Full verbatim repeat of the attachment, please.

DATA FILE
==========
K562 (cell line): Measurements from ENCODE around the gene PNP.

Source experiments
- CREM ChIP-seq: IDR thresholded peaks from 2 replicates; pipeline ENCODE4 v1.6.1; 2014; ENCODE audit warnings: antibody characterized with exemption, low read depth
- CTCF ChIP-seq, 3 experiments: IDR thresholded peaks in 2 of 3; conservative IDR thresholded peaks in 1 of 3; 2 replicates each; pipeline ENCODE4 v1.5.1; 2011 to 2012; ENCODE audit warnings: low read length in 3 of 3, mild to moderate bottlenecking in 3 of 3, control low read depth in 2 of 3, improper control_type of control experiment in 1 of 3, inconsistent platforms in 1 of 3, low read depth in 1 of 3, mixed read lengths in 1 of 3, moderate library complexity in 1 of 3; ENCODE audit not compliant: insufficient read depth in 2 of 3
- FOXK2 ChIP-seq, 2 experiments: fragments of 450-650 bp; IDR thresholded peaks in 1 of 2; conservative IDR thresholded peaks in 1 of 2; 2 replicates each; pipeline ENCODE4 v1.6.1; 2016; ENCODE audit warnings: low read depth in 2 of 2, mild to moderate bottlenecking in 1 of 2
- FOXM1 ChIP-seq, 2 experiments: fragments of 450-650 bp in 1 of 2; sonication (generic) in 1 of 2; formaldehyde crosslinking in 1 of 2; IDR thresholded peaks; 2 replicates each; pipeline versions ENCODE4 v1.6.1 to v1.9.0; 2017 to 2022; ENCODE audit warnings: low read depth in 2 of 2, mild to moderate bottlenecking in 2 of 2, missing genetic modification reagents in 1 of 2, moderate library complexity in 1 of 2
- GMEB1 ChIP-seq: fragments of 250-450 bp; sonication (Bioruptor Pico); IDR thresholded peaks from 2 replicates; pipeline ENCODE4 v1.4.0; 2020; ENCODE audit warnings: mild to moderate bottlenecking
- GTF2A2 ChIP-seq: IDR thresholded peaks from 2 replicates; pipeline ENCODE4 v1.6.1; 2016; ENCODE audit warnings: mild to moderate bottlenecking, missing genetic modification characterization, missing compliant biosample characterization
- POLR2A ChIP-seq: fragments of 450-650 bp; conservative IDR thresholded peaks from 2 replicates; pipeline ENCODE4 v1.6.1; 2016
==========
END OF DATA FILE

K562 (cell line): Measurements from ENCODE around the gene PNP.

Source experiments
- CREM ChIP-seq: IDR thresholded peaks from 2 replicates; pipeline ENCODE4 v1.6.1; 2014; ENCODE audit warnings: antibody characterized with exemption, low read depth
- CTCF ChIP-seq, 3 experiments: IDR thresholded peaks in 2 of 3; conservative IDR thresholded peaks in 1 of 3; 2 replicates each; pipeline ENCODE4 v1.5.1; 2011 to 2012; ENCODE audit warnings: low read length in 3 of 3, mild to moderate bottlenecking in 3 of 3, control low read depth in 2 of 3, improper control_type of control experiment in 1 of 3, inconsistent platforms in 1 of 3, low read depth in 1 of 3, mixed read lengths in 1 of 3, moderate library complexity in 1 of 3; ENCODE audit not compliant: insufficient read depth in 2 of 3
- FOXK2 ChIP-seq, 2 experiments: fragments of 450-650 bp; IDR thresholded peaks in 1 of 2; conservative IDR thresholded peaks in 1 of 2; 2 replicates each; pipeline ENCODE4 v1.6.1; 2016; ENCODE audit warnings: low read depth in 2 of 2, mild to moderate bottlenecking in 1 of 2
- FOXM1 ChIP-seq, 2 experiments: fragments of 450-650 bp in 1 of 2; sonication (generic) in 1 of 2; formaldehyde crosslinking in 1 of 2; IDR thresholded peaks; 2 replicates each; pipeline versions ENCODE4 v1.6.1 to v1.9.0; 2017 to 2022; ENCODE audit warnings: low read depth in 2 of 2, mild to moderate bottlenecking in 2 of 2, missing genetic modification reagents in 1 of 2, moderate library complexity in 1 of 2
- GMEB1 ChIP-seq: fragments of 250-450 bp; sonication (Bioruptor Pico); IDR thresholded peaks from 2 replicates; pipeline ENCODE4 v1.4.0; 2020; ENCODE audit warnings: mild to moderate bottlenecking
- GTF2A2 ChIP-seq: IDR thresholded peaks from 2 replicates; pipeline ENCODE4 v1.6.1; 2016; ENCODE audit warnings: mild to moderate bottlenecking, missing genetic modification characterization, missing compliant biosample characterization
- POLR2A ChIP-seq: fragments of 450-650 bp; conservative IDR thresholded peaks from 2 replicates; pipeline ENCODE4 v1.6.1; 2016